NORWAY’S CULTURAL SCHOOLBAG

Norway’s Cultural Schoolbag aims to provide professional quality art and music, performed by first class artists, to help the children recognize quality and appreciate it.

Writing from Norway, Bente Reimers Moe describes the diverse and exciting ways Norwegian children (and adults) are encouraged to enjoy the arts. Bente, who is a librarian and arts activist, gives this picture of central support for local cultural activity:

The Cultural Schoolbag, TCS, is a government-funded educational programme designed to give all Norwegian school students access to a wide range of quality art and culture.

To give a few examples:

Pupils in the town of Narvik, in the far north of Norway, were recently treated to a completely wordless play full of visual effects. The play, called Chook & Gek, adapted from a story written by Arkadiy Gaidar and staged by Melting Point, is one of the most popular moral stories of the Soviet period. The story follows a postman who is caught in a snow storm, on an icy plain. Memories from childhood become his salvation as he fights to stay alive. He remembers his brother Chook, the dreams they had together, and the games they used to play. He is reminded of his mother who loved them so much, and their father, who lived and worked in the far north. The postman imagines, or remembers, how one day his father will send for them, and they will leave the city with its tall buildings and bright lights and noise, to travel into the wilderness of the dark woods and the giant mountains.

Chook and Gek at Narvik

So how would this strange, wordless production be received by the pupils? The answer was they were captivated, and reacted with laughter and tears.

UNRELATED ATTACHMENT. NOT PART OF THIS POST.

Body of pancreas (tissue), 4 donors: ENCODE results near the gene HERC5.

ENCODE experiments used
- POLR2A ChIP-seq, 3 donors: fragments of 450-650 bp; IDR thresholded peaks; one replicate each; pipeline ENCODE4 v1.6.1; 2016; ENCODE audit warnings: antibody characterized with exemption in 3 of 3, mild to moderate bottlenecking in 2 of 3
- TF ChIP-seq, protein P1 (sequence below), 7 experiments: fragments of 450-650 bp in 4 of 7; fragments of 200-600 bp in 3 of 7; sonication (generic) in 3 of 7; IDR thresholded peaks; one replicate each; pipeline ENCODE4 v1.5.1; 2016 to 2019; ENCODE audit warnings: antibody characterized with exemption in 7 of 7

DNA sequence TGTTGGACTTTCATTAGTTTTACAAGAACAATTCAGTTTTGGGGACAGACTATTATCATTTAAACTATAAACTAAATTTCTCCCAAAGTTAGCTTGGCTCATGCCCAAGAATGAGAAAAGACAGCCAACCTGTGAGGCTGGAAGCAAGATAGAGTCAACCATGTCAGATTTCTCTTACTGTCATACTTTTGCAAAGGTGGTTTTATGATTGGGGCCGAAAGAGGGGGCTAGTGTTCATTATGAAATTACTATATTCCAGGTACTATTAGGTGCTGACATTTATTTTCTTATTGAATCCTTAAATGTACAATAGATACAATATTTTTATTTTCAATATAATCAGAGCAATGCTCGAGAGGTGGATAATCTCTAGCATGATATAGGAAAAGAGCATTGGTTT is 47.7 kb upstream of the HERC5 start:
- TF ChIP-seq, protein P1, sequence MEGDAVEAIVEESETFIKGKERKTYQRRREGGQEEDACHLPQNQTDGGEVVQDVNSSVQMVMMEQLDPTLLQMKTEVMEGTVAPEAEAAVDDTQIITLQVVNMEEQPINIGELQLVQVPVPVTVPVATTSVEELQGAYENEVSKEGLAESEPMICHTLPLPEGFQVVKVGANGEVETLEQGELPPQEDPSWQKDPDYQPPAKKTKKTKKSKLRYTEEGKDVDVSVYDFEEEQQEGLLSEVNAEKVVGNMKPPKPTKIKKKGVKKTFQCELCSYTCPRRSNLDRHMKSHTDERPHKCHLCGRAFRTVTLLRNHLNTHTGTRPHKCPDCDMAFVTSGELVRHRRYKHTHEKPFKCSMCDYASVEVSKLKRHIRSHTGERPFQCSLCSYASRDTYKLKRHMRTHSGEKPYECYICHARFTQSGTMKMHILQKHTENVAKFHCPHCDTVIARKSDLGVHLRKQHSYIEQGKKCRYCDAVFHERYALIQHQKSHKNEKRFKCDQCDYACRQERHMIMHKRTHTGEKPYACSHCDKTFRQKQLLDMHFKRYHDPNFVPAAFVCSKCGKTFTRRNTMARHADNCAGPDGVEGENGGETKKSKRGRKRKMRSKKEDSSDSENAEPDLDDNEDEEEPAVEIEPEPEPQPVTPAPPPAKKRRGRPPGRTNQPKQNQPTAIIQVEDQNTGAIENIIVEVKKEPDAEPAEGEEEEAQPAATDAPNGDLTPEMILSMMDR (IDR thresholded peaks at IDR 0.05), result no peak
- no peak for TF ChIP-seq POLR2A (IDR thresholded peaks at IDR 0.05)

Another recent example of TCS’s work is the award-winning film My Skinny Sister, created and directed by the Swedish film maker Sanna Lenken, and shown to pupils in the southern region of Norway. The film follows the relations between two sisters, their feelings of love, jealousy and betrayal, and what happens when the younger sister discover the older sister’s eating disorder. After the show Sanna arranged a meeting with the young audience for a conversation about the film’s themes.

Similarly, libraries working with TCS arrange for pupils to meet authors, poets, illustrators etc.

TCS is funded from the Norwegian State Lottery. In 2015 the total amount granted was NOK 210 million (around £21 million).The administrative body of TCS is the Culture Tank, which is a government agency under the Ministry of Culture, and they cooperate with regions, municipalities and schools to support performances for youngsters all over the country. An advisory council has recently been established with participants appointed by the Ministry of Culture and the Ministry of Education and Research.

It is difficult for me to write about all this without smiling over some of the performances I remember seeing in my schooldays. Most memorable was the poet Jan Erik Vold, reciting his one-word poem, KULTURUKE (“cultural week” in English). We laughed and laughed as he started to recite the word in different ways, in different voices, and made funny anagrams of the word. Later he went on tour, accompanied by the now world-famous saxophonist Jan Garbarek. Everyone in my generation has experienced that performance, so I only need to say KULTURUKE to someone my own age, and we burst out in laughter. We know what it’s about, it is a part of our heritage.